• A patient-protecting protocol should be followed that reflects the fact that mercury is harmful to the body.

    I had a "rubber dam" in my mouth (a latex drape that covers the entire mouth and funnels down to the particular teeth being worked on, so that particles do not fall into the mouth and are more readily retrieved by an assistant with suction tube in hand), an oxygen mask on my nose, a towel over my eyes, a gown over my clothing, a HEPA filter in the room, an ionizer... With some searching on the net, you should be able to find such protocol lists. Do not just "have the amalgams drilled out" with no additional protection! (My girlfriend says that mercury vapor can still travel right through the latex dam. The most careful protocols require a second suction tube under the rubber dam, to remove the mercury vapor, instead of allowing it to be absorbed through mouth tissue. Our dentist was not able to provide this.)

    I opted to have discoloration ground out of my teeth, discoloration due to amalgams. My thinking: the stain is from the amalgam, the amalgam is leaking mercury, therefore the stain includes mercury, so get rid of the stain while you're in there tearing up my tooth. That was further than my dentist wanted to go (wanting to limit his actions to be conservative and minimally invasive). I understand that other mercury-free dentists would insist on removing the stain. My girlfriend pursued me on this item as well, so I asked my dentist to do that extra work, so there's no question. Lose some teeth in the future as a result? I might. Avoid having to consider more dental work for complete cleanup in the future when new health problems arise? Yes.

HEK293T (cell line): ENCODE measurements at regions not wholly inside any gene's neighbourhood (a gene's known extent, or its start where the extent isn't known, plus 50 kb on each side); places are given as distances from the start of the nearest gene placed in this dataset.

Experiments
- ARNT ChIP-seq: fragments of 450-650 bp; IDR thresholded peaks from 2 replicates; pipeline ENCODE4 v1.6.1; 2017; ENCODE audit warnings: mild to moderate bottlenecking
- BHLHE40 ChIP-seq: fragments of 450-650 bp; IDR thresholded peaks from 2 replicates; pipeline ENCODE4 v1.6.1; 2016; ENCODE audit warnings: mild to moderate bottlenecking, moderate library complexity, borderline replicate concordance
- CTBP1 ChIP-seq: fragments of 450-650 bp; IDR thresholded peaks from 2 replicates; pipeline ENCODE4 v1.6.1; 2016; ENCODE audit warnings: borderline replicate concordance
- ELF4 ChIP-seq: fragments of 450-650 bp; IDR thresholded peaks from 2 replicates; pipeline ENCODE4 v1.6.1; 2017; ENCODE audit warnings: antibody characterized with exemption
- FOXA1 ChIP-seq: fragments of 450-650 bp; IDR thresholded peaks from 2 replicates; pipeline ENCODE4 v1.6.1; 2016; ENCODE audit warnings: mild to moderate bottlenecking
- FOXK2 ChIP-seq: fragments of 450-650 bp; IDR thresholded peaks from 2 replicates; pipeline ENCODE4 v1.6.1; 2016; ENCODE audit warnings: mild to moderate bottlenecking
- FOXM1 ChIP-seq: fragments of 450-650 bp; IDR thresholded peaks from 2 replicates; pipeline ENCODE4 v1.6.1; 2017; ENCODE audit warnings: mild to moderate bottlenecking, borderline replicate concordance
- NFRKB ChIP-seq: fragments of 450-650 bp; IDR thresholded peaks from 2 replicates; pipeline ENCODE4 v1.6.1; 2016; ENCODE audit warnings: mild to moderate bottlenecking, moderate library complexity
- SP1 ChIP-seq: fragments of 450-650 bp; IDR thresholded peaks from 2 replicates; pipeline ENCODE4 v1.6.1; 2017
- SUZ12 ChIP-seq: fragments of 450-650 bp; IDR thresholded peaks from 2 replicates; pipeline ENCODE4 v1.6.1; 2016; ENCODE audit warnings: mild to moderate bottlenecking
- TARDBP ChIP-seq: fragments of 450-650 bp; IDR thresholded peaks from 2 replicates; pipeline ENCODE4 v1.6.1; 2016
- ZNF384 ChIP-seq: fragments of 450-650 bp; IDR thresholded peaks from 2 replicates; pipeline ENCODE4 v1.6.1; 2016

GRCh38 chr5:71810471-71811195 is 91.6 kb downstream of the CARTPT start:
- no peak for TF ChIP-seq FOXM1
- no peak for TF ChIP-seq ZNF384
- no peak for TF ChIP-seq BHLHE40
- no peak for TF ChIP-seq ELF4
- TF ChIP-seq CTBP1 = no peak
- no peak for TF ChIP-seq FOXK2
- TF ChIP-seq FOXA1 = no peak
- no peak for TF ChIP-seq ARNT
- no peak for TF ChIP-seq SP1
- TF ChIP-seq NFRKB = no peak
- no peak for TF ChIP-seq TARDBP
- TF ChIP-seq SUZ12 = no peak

• You should find out which materials are safer for your teeth. Etchants, cements, composites...all sorts of materials are used when redoing your teeth!

    There is a Clifford Reactivity Test that reports widely used dental materials and whether each is Safe (S) or Not Safe (NS) for you specifically.

    My results came in handy on the second dental appointment; they had run out of a particular etchant and were able to check that an alternate was S for me. Nickel is used in many dental products, and I can't do nickel, among other ingredients. Further, I opted not to have gold crowns nor to have porcelain on a gold base. I chose the most brittle of the three options, pure porcelain, because there were enough folks who touted problems with gold crowns, such as introducing electrical charge into one's teeth (charge which someone noted as being 1000 times greater than the electricity that your brain runs on) and body reaction to metals (gold crowns aren't pure gold--they have other metals mixed in, and you might react to such metals).

    I've seen some stories of people who experienced significant pains from the new materials in their mouths--I wonder if they were aware of or pursued any such tests for compatibility.

    Have I taken extreme measures in removing the amalgams? Maybe I'd be just fine with gold crowns. Look how many people are! But at least I've eliminated a possible contributor.